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THE LAST WORD: Opening the Pandora’s Box


Judges stand to deliver their verdict at the Supreme Court in Nairobi on September 1, 2017, ordering a new presidential election within 60 days after cancelling after cancelling the results of last month’s poll.

THE LAST WORD: How the nullification of the presidential elections in Kenya has put that country on a slippery slope

Andrew M. Mwenda | THE LAST WORD | The Kenya Supreme Court annulled the election of President Uhuru Kenyatta and ordered a re-run because the balloting and transmission of results did not conform to the laws and constitution. There are many legitimate and convincing reasons to support the court decision – the moral repugnance of the irregularities, the need to hold leaders accountable, and the valuing of constitutionalism and democracy. Yet I want to argue that the justices took a very risky decision for Kenya.

In Kenya, and other poor countries with limited opportunities outside the state, the stakes in elections are always very high. Power can mean the difference between prosperity and destitution. People are willing to take the highest risks to gain and retain power. Since the re-introduction of multiparty politics in 1992, every presidential election has pushed Kenya to the brink. In 2007/08 it almost led to civil war and the dismemberment of the state.

Such a risk once every five years is affordable. Yet the Supreme Court ordered an election within three months of the last one. It is possible it will go without a hitch. But it is also very likely to heighten tensions and stimulate violence. If the court had considered this, it should have erred on the side of caution.

Now we must ask: what injury was the Supreme Court trying to cure? Many say it aimed to discourage electoral malpractices and irregularities. But will ordering another election force actors to avoid indulging in similar irregularities? And if the irregularities are repeated and the loser returns to the same court, will they nullify the election again? If yes, what is the end game? Third, can the political institutions of Kenya withstand the stress resulting from such nullifications and repeated presidential elections?

The Supreme Court decision is even more baffling considering the margin of victory was big (54% against 44%). International election observers from the African Union, the European Union and the Carter Center had said the election was free and fair and had asked the loser to concede. ELOG, a local NGO, did an alternative tallying of results and their numbers are almost similar to the official ones. Hence, in annulling the election on the basis of technicalities in transmitting results, the Supreme Court disregarded the freely expressed will of the Kenyan people.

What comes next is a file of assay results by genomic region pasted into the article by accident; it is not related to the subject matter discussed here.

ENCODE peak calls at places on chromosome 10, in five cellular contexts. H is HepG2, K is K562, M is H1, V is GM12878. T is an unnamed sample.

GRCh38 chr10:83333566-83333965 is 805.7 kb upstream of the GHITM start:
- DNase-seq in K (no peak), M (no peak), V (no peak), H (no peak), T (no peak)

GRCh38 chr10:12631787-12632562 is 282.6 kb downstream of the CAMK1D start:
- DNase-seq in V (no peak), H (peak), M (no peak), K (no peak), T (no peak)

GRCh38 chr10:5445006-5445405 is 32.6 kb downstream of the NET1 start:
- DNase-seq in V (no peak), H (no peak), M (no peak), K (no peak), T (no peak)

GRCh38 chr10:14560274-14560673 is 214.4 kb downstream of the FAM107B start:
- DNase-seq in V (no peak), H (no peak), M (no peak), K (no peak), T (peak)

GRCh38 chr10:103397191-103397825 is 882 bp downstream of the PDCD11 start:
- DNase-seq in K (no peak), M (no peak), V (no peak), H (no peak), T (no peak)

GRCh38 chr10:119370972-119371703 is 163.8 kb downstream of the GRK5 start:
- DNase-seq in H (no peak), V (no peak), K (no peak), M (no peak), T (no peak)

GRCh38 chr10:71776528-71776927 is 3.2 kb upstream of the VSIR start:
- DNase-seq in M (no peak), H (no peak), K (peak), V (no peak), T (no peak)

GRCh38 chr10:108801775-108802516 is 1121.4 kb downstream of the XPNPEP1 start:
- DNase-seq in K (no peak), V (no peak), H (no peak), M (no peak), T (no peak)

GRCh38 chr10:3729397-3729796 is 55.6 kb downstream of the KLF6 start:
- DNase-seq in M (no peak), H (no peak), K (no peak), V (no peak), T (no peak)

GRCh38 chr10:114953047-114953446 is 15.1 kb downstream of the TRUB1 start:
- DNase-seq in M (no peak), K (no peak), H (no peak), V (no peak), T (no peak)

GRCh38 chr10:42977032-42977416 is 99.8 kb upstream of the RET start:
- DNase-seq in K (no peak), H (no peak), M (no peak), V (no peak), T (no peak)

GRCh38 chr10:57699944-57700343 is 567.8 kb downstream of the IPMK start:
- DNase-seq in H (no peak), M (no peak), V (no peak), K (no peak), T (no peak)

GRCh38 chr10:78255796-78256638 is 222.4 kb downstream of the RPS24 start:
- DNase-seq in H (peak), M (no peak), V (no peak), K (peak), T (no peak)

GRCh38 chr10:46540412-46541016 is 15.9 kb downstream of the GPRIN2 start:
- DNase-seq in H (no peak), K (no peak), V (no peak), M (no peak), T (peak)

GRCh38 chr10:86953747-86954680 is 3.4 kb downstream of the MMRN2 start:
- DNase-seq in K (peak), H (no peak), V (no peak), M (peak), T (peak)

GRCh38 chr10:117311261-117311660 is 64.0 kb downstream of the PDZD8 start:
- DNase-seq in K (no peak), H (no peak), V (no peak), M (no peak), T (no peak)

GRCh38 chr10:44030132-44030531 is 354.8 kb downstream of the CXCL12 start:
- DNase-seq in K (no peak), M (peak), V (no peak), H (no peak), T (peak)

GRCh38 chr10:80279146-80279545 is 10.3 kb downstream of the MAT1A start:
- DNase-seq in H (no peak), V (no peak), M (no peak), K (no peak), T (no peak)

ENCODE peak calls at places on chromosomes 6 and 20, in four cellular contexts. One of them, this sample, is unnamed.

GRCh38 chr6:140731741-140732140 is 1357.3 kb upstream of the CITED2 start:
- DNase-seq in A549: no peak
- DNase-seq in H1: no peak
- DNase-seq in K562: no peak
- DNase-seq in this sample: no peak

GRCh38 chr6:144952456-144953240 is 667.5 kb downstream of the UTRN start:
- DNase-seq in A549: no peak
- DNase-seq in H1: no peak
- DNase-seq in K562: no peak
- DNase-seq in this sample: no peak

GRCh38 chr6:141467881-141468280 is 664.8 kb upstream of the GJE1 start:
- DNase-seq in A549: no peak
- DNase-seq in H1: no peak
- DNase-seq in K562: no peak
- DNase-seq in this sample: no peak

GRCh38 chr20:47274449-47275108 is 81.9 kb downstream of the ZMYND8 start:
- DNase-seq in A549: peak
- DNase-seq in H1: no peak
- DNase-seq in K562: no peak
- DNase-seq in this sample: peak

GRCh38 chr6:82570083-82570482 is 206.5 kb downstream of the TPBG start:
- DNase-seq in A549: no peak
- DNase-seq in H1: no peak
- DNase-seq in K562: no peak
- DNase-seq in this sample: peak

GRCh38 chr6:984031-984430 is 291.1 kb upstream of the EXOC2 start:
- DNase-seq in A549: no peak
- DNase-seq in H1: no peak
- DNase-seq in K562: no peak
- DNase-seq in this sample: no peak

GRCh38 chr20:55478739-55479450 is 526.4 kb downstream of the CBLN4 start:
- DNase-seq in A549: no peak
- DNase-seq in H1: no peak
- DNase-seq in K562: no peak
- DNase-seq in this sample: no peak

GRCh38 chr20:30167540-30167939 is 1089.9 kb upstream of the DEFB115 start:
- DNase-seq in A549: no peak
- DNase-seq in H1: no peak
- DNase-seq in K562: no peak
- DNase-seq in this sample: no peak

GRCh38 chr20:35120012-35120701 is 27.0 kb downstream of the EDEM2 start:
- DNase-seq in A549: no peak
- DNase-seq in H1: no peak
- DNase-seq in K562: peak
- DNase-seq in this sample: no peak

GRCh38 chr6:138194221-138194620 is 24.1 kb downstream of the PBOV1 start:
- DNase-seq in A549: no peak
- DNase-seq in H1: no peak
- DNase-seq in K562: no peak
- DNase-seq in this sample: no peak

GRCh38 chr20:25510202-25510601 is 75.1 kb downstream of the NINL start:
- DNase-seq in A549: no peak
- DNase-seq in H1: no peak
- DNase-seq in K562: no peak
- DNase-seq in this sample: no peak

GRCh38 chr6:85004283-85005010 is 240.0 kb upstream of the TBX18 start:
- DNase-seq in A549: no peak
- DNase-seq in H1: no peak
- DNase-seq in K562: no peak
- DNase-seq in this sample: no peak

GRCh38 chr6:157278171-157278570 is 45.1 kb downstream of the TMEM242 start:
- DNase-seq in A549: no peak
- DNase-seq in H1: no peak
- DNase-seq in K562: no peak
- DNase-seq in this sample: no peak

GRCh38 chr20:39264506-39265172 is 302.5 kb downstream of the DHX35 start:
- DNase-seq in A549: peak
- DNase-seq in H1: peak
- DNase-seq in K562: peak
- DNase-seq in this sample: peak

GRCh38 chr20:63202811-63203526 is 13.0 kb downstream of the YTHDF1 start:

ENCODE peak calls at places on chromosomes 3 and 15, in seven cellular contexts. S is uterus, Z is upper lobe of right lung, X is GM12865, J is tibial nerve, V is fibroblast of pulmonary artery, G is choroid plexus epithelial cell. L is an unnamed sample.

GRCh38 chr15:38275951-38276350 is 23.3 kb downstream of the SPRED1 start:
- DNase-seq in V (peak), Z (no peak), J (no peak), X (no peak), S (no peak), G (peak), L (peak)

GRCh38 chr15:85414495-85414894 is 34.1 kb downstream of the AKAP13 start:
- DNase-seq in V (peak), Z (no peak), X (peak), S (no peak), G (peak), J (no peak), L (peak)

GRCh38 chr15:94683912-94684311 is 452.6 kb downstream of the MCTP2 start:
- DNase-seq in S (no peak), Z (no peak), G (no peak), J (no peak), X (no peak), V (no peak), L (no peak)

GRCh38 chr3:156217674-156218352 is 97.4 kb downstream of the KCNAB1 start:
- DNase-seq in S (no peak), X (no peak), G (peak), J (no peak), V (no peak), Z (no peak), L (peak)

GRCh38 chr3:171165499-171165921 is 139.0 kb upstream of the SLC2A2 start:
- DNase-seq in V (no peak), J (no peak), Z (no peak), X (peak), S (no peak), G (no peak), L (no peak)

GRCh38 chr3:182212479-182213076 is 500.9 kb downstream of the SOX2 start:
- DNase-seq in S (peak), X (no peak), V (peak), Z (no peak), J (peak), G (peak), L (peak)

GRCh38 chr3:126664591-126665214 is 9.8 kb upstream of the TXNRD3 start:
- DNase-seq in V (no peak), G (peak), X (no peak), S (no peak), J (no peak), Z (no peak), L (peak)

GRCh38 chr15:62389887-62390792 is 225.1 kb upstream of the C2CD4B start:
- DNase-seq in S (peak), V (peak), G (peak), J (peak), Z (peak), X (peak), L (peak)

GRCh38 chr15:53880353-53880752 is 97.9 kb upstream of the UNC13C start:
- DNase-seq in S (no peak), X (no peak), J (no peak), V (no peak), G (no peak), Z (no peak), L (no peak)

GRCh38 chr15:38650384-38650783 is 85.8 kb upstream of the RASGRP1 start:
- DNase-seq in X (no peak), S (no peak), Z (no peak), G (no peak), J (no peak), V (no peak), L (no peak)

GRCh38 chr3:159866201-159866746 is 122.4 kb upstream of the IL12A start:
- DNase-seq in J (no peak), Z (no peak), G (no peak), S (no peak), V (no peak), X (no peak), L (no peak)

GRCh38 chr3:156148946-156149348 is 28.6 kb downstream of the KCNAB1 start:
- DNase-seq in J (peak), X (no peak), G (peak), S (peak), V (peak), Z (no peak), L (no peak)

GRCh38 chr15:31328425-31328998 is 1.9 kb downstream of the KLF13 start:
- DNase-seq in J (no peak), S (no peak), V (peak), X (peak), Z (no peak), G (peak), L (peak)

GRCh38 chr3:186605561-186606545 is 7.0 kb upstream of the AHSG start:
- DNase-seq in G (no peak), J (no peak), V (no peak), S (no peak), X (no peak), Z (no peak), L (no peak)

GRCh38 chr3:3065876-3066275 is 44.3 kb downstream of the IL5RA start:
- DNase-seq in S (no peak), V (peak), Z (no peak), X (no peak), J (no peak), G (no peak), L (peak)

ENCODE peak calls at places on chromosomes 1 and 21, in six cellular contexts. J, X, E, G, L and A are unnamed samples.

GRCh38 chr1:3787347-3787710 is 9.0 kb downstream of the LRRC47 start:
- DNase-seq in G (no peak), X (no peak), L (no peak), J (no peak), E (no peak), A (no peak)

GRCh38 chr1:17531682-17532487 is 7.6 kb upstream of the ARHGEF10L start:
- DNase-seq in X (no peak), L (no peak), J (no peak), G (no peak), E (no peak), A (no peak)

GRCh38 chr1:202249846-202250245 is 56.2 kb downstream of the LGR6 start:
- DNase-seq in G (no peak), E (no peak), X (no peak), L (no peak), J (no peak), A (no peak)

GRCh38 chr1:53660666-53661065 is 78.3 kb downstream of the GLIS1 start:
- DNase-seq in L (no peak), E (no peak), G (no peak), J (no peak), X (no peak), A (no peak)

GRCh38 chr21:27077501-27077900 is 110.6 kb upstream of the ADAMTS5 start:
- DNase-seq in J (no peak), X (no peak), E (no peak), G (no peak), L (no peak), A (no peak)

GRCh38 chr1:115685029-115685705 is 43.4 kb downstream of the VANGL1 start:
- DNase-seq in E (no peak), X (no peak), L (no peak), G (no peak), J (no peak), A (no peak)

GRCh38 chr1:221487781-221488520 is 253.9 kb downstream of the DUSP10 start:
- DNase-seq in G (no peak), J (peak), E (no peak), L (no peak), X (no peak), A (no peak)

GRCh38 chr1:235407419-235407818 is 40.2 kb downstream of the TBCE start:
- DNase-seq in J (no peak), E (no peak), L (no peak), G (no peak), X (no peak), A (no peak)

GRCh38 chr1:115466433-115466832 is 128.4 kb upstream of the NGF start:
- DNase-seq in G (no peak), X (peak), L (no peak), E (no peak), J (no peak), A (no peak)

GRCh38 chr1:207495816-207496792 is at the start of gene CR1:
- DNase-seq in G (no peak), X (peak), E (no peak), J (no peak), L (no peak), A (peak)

Many supporters of the court say it did the right thing because the decision advances the cause of democracy. Yet it undermines democratic development. Democracy is a process, not an event; and the democratic journey is traversed at a creep, not a gallop. No court decision can shoot democracy into place. But courts can aid the democratisation process by avoiding scenarios that increase tensions. I am reliably informed that opposition leader, Raila Odinga, went to court to divert his supporters from protesting. He hoped that even when he loses in court, he would have demonstrated to them that he at least tried to defend their cause. If this is true, then Raila is a politician of great insight and foresight.


  1. recipe for disaster, technically there is No free election. apparently even Hillary Clinton was cheated/rigged.God bless Kenya

  2. Mwenda, judges do not work with “imaginations”, they work with “specificity.” So let’s work with what was before them The case as present by the NASA coalition was to the extent that the election was not free and fair as there was “illegalities” and “irregularities.” Unfortunately, and because they did not provide the full extent at which they came up to such a conclusion, we can only wait for the grounds on which their judgement is based. In the meantime, however, the Uganda Presidential ruling (2001) had created an “absurdity” in law. When it declared that the elections weren’t free and fair but the “rigging wasn’t enough” to upset the elections. Their “imagination” that the “rigging wasn’t enough” lacked any “specificity” in the constitution. This is what the Maraga ruling corrects. Speculation is the work of economists, law works with facts.